Saturday, May 15, 2010

Almería : Andalusia (Spain)

The area has been inhabited since the Upper Paleolithic with remnants of Mousterian activities in Cueva de Zájara. It was part of a greater Mediterrean arc noted for rupestrian art (see : "Arte rupestre del arco mediterráneo en la Península Ibérica").

The name "Almería" stems from Arabic المرية Al-Mariyya: "The Mirror". The city was built not far from the Iberian town known as Urci. The area was indeed submitted to Iberians before Roman occupation. It is now quite plausible that the Iberian language was a distant cousin to the Basque language (see this article in French from 2010 : "Iberian and Basque : researchs and comparisons" ; for instance one cannot help noticing that 'urki' in modern Basque simply means "birch").




  • Sample :
Full scale


  • Brief anthropological analysis :

- Type 1 : Dark complexion, brachymorphic, broad face, round features, thick browridges , short broad nose, wide-spaced sloping eyes
~ Alpino-Mediterranean/Berid




A very classical Iberian type, it is abundantly found throughout the peninsula. Some minority individuals - more or less leptomorphic - do remind us of a very localized type that we identified in neighbouring Granada : high cheekbones, a broad jaw, a long upper lip, wide-set eyes, a "pseudo-mongoloid" eye shape (narrow eyelids), ...




- Type 2 : Intermediate complexion (rather pale skin, from chestnut to dark hair, ...) complexion, leptomorphic, robust features, long and high-rooted straight or rather wavy nose, close-set eyes, angular and somehow strong chin, large jaws
~ Atlanto-Mediterranean




On average, those generic Mediterranean people seem to show more affinities with coastal and northern Iberia (see Murcia) than with western Andalusia (see Huelva). Those affinities may be clearer with larger-faced variants. "Horsy" and very gracile phenotypes found in Portugal and western Andalusia are quite rare.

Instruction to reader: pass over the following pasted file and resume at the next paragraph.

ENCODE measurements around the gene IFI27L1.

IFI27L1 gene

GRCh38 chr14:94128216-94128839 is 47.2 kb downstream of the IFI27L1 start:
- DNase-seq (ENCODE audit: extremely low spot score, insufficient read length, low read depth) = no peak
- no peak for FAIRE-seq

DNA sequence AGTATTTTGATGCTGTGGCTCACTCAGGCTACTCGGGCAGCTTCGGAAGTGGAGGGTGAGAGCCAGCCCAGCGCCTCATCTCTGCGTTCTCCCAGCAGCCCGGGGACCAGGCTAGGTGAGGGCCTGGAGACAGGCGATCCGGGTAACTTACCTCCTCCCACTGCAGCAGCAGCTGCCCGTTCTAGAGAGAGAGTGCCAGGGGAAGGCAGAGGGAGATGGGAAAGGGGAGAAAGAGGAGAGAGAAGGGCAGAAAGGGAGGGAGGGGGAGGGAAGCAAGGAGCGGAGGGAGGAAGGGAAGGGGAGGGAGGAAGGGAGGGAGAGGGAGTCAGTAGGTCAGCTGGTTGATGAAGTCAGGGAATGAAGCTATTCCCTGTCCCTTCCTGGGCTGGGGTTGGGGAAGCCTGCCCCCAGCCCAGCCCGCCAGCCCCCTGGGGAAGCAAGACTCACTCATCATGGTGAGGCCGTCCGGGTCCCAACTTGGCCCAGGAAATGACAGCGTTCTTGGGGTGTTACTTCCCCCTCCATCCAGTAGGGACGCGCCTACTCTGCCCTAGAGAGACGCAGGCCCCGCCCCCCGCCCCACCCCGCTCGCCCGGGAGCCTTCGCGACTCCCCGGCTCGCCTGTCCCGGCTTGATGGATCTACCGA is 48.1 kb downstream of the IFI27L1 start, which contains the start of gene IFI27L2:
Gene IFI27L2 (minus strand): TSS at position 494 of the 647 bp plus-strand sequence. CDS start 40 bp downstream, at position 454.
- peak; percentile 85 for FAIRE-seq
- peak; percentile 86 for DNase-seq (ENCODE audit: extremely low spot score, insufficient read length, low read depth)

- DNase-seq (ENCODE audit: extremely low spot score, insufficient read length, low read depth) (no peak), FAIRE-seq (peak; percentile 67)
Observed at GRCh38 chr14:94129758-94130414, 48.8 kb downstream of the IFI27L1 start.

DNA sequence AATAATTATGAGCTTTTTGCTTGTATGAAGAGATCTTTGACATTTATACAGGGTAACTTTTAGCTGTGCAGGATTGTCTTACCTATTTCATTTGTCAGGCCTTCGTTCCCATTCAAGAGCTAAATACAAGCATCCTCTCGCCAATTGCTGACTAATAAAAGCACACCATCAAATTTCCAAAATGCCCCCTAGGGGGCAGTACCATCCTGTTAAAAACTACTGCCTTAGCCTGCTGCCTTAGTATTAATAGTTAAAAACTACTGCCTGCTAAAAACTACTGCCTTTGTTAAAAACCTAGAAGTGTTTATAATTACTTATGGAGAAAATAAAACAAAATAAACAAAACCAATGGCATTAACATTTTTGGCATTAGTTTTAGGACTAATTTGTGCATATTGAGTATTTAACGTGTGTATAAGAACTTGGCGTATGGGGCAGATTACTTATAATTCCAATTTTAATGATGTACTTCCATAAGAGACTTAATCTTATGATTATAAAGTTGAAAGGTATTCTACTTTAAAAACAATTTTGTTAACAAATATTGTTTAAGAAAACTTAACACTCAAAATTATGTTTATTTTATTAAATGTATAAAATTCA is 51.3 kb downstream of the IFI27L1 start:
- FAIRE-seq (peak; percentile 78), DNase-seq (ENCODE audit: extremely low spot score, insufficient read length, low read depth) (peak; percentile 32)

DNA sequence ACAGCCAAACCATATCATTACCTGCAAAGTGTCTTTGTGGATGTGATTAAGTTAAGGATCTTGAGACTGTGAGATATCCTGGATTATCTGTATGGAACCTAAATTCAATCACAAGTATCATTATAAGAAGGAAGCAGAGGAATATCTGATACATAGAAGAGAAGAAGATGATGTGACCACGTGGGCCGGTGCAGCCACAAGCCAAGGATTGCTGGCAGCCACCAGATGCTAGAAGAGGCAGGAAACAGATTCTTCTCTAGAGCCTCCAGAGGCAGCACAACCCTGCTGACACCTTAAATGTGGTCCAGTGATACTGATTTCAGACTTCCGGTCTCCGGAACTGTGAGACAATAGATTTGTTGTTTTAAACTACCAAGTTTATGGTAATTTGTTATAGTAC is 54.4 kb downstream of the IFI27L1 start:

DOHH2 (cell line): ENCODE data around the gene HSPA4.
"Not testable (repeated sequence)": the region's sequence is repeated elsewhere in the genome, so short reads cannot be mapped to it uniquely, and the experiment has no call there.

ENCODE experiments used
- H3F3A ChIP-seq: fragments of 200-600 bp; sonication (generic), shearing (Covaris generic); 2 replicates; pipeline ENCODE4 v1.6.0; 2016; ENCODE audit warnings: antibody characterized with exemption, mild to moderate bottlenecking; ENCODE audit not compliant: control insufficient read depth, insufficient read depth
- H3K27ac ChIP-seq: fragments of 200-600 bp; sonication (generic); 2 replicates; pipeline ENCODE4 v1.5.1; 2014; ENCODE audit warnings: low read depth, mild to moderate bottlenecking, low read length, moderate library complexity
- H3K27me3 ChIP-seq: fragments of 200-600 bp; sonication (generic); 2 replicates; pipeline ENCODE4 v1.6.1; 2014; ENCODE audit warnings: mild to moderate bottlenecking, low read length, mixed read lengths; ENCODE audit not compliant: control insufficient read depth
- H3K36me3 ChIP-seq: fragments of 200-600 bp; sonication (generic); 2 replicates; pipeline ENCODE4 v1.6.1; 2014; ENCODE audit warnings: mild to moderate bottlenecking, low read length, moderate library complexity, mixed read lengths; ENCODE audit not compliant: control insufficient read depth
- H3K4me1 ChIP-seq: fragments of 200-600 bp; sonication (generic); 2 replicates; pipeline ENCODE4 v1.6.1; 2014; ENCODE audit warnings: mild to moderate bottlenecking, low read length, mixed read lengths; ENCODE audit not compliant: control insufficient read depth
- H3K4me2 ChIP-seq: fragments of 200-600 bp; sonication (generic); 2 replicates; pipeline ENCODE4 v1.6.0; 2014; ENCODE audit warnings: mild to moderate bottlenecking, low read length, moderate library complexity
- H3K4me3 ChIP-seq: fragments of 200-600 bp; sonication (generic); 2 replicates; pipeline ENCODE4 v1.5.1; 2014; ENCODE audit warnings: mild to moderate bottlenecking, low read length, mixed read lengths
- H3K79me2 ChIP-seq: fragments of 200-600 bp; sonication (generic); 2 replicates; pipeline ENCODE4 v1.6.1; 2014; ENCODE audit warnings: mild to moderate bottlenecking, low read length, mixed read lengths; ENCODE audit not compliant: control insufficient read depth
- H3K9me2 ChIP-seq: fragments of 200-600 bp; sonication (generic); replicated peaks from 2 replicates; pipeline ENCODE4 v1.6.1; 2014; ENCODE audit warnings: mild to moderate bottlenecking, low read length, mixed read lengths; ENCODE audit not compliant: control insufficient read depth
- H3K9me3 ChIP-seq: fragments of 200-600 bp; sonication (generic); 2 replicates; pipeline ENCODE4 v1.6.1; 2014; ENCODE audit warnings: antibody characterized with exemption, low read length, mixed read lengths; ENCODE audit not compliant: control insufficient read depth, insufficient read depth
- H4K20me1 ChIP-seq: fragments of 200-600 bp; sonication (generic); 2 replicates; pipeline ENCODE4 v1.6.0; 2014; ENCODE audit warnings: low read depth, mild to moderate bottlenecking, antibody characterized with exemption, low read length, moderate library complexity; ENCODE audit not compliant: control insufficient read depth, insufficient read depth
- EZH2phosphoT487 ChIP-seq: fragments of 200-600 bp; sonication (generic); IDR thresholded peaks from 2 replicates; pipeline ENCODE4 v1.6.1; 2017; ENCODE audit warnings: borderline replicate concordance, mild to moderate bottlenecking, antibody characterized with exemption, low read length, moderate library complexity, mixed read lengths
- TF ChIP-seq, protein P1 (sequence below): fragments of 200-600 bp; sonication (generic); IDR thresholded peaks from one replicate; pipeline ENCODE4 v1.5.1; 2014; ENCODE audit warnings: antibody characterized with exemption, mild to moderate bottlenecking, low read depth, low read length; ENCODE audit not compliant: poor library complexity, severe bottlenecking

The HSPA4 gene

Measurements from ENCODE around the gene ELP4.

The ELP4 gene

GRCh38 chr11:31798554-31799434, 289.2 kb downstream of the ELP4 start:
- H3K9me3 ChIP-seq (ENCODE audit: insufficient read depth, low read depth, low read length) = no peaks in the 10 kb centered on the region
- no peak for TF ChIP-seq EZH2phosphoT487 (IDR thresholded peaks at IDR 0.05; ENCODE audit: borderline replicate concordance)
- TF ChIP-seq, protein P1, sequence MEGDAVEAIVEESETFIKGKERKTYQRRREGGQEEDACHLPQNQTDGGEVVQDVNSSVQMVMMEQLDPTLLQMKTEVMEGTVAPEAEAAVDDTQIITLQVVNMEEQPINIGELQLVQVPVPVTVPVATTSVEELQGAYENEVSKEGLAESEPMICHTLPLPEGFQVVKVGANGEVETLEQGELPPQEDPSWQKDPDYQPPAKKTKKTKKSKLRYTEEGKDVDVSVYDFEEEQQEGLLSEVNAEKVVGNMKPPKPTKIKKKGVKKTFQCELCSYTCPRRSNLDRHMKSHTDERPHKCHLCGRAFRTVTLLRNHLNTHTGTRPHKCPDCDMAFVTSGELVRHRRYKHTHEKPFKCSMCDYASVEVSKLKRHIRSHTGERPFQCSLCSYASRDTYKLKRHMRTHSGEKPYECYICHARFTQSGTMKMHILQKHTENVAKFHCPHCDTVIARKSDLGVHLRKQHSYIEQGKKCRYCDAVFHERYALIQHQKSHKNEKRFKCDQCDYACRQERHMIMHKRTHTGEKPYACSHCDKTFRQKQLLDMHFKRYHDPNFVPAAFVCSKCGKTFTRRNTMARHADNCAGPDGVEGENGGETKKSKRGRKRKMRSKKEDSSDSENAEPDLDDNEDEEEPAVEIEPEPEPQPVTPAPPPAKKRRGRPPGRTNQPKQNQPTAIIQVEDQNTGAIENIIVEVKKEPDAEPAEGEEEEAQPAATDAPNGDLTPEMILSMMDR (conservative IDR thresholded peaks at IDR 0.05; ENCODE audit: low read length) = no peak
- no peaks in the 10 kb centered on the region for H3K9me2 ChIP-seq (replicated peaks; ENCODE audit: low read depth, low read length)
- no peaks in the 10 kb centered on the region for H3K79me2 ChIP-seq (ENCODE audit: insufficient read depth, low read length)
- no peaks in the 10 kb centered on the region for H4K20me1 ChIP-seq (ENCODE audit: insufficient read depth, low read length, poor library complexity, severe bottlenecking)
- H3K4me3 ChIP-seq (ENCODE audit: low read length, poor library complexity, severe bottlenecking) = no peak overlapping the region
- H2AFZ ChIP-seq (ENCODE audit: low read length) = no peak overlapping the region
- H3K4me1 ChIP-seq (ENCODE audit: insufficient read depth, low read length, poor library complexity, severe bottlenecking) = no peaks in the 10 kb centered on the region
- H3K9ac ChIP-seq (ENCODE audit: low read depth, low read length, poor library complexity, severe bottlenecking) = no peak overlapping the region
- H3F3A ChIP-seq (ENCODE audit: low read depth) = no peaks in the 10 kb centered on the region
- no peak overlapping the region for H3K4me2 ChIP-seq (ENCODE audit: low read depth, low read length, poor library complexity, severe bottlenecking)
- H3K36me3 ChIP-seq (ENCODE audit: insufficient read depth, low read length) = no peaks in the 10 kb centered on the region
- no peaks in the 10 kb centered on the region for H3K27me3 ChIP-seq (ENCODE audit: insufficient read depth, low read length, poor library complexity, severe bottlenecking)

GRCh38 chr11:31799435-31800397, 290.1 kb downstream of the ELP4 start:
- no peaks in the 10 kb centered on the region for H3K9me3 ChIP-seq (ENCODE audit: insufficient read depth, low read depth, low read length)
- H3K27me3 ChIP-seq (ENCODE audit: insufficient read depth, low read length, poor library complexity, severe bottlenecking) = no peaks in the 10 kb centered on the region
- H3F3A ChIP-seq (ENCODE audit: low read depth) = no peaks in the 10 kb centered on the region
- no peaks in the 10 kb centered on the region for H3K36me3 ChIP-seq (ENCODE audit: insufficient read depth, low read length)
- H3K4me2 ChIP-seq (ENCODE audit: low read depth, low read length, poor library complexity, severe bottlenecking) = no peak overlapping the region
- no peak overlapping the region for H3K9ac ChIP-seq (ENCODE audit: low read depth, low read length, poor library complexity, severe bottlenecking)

• Final morphotypes :

2 comments:

  1. "On average, those generic Mediterranean people seem to show more affinities with coastal and northern Iberia (see Murcia) than with western Andalusia (see Huelva)".

    That's what I was thinking, that overall there are rather few affinities with West Andalusians. That's pretty interesting because makes me wonder about the very origins.

    Archaeologically, there are no real findings in West Andalusia (west of Gibraltar to be precise) before Neolithic. While in Neolithic strictu senso, there's some better sense of unity in Andalusia, in Chalcolithic and Bronze ages, both regions become different, even if connected, with the West being akin to Portugal and Extremadura, the Guadalquivir valley virtually devoid of data (because of being a flood area?), and the highlander East, together with Murcia and to some extent Valencia and La Mancha in the orbit of the Almerian cities (El Argar specially).

    In the Iron Age there's some regaining of cultural unity (Tartessian cultural phases) but the differences persist quite obviously (two different scripts and languages.

    So I'd say that much of these phenotype differences are due to extended Neolithic distinct coalescence, maybe also with Paleolithic basis: the SW was then less populated and the only apparent concentration of people was in Portugal, while the SE (from Gibraltar to Valencia) was rather densely populated.

    By the way, the area south of Valencia city, including most of Alicante province, is the area where most clear demic colonization happened in the early Neolithic (Cardium Pottery). Have you made any post on this area?

    ReplyDelete
  2. Very interesting remarks, thanks. I still haven't made any post on Valencia or Alicante BTW.

    ReplyDelete

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